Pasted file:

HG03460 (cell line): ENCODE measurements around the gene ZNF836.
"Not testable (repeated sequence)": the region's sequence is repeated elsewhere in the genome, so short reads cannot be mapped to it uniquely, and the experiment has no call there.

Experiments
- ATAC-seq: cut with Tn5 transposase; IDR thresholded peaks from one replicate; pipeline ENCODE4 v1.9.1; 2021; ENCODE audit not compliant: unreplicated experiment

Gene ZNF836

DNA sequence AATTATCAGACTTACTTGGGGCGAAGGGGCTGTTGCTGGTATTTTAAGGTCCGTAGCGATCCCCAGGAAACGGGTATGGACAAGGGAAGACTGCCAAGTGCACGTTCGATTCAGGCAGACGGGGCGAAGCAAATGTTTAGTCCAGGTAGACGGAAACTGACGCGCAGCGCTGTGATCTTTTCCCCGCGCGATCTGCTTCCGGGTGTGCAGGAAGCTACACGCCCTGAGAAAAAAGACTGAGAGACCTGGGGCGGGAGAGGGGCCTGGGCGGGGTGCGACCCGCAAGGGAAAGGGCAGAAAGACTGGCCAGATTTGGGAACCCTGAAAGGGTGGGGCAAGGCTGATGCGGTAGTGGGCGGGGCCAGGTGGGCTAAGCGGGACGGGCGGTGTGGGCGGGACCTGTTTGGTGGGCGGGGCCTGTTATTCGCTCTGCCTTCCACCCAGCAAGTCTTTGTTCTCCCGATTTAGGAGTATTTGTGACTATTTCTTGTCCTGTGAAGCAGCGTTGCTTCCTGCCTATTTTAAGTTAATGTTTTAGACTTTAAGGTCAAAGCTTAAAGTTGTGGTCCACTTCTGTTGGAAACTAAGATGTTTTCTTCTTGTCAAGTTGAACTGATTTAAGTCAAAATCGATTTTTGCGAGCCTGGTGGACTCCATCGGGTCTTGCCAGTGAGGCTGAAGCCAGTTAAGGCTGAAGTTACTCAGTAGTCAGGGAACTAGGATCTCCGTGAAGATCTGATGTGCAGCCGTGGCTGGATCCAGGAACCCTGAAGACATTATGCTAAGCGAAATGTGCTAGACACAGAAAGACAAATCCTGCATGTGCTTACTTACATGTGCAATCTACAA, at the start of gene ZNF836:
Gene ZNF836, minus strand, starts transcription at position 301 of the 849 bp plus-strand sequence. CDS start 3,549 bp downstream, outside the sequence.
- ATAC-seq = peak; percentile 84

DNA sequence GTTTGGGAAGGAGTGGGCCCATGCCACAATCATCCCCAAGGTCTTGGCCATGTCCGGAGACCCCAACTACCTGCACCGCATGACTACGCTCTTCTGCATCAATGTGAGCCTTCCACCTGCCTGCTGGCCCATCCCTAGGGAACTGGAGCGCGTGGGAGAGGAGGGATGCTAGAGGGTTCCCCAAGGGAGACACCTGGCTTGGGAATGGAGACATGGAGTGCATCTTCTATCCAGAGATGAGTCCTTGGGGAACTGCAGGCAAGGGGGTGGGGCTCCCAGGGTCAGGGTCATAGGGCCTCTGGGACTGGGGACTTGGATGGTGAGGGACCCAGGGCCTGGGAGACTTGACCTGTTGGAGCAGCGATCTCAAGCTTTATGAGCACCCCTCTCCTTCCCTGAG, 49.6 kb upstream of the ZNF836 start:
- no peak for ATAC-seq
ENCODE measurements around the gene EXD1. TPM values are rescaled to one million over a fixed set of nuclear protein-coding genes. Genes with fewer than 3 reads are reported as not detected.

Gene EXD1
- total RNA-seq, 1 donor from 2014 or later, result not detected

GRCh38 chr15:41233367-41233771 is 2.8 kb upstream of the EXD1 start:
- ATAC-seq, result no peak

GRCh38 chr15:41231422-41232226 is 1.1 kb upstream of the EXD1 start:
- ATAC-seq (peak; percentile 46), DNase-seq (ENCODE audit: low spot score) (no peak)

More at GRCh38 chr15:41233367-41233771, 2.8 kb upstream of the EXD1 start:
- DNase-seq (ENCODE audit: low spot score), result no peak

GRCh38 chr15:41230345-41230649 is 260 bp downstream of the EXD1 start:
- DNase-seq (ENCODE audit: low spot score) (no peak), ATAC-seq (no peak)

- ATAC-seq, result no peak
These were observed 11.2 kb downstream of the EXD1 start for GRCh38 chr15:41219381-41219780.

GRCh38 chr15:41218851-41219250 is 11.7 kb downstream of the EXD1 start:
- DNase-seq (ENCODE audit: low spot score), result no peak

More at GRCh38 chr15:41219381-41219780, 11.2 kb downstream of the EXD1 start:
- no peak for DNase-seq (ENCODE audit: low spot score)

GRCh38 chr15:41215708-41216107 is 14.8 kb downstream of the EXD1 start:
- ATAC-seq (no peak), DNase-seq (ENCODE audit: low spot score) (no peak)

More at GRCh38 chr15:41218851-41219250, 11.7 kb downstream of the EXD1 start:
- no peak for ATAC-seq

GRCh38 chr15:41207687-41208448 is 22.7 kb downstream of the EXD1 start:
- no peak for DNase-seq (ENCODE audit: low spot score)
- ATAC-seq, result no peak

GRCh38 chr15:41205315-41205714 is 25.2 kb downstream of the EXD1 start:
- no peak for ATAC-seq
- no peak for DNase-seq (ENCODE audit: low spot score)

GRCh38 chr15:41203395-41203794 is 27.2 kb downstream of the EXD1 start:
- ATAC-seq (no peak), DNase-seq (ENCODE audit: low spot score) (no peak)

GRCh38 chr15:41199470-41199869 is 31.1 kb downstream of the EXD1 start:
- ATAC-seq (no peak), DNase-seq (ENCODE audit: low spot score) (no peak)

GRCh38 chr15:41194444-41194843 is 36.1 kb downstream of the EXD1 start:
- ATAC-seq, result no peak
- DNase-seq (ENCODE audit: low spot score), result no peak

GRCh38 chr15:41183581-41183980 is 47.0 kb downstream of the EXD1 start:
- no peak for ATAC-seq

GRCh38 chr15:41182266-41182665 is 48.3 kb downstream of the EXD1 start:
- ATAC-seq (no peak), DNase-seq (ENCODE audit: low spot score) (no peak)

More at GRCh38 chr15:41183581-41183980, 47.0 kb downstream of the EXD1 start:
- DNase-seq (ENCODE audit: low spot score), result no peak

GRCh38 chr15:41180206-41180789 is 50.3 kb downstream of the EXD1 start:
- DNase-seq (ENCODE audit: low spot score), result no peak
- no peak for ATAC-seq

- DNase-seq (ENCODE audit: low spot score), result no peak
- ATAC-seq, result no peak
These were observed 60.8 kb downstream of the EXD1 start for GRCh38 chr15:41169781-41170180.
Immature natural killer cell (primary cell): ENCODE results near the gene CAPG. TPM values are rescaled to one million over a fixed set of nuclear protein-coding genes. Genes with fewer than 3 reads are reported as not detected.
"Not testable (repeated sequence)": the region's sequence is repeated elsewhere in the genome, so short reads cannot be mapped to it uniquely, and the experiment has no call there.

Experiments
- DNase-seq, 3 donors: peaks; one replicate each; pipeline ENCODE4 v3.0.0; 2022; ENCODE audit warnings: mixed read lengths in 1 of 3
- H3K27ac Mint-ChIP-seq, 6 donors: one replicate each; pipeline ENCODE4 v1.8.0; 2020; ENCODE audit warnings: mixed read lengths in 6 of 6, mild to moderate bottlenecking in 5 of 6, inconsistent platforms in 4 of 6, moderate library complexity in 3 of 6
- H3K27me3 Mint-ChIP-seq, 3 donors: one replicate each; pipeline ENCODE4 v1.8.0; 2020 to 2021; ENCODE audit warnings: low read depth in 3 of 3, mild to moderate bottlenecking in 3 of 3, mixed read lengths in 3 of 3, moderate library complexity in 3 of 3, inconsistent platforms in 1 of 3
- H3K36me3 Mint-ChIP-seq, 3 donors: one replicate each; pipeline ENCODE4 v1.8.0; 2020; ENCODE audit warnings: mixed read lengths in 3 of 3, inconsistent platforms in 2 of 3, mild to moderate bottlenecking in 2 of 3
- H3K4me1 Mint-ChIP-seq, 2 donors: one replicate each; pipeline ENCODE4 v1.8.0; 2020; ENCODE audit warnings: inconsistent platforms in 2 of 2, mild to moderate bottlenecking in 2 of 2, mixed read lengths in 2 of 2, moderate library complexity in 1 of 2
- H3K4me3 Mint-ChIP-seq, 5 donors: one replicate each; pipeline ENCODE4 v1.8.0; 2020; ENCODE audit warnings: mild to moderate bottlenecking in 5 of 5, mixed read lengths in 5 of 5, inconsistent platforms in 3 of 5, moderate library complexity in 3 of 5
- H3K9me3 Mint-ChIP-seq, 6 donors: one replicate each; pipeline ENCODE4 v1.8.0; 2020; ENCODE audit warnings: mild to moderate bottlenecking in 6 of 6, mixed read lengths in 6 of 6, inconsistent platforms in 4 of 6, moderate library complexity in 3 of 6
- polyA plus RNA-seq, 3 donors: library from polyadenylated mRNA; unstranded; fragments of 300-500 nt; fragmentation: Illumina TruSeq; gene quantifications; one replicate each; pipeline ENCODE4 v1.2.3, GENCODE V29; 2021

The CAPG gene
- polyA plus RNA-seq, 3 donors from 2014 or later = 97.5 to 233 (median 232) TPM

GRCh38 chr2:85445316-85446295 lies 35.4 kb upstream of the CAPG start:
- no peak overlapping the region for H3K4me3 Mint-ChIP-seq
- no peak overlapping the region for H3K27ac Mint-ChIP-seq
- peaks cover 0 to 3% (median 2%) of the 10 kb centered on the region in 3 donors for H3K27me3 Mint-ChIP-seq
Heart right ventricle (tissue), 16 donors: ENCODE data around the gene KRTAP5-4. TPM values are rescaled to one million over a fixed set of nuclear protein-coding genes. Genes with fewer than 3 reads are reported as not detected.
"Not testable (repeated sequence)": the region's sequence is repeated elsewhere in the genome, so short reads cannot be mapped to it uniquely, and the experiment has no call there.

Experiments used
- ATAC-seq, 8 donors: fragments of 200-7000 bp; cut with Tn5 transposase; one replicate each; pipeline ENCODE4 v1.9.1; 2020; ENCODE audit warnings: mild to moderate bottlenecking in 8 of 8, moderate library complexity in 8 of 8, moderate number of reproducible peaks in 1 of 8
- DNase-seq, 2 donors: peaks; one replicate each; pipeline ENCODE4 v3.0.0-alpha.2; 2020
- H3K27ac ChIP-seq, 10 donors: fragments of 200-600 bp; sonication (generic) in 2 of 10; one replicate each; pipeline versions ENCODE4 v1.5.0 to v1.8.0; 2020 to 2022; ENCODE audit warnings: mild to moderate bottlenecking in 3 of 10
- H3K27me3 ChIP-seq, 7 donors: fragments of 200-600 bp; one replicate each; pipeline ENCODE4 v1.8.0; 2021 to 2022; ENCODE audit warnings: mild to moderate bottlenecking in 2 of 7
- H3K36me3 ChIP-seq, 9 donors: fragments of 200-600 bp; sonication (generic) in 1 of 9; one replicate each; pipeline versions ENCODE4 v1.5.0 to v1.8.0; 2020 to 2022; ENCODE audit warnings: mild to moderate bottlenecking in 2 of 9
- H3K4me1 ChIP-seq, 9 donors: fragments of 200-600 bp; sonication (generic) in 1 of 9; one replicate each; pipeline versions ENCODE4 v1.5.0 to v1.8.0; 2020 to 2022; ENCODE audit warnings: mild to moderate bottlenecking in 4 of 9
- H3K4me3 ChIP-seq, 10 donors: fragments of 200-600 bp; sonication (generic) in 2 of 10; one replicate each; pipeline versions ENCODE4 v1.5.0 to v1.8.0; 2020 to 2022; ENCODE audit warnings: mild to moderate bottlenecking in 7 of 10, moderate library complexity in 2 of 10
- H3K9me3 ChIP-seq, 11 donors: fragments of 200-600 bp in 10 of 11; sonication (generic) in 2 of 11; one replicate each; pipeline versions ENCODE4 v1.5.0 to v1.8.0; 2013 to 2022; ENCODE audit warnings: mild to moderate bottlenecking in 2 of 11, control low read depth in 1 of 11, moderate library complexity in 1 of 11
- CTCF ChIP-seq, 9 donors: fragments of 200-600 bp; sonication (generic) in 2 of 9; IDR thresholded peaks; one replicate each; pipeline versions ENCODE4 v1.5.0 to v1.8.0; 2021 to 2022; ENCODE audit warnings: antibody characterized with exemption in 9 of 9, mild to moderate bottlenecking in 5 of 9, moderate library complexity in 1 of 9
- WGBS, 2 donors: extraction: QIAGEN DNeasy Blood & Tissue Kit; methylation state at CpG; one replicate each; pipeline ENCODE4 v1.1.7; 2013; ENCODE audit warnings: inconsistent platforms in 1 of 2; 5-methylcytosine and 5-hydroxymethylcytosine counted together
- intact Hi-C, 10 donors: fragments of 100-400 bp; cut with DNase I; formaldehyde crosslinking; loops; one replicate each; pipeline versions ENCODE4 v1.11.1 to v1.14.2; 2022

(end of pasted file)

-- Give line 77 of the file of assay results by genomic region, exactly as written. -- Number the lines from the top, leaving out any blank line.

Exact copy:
- ATAC-seq, 8 donors: fragments of 200-7000 bp; cut with Tn5 transposase; one replicate each; pipeline ENCODE4 v1.9.1; 2020; ENCODE audit warnings: mild to moderate bottlenecking in 8 of 8, moderate library complexity in 8 of 8, moderate number of reproducible peaks in 1 of 8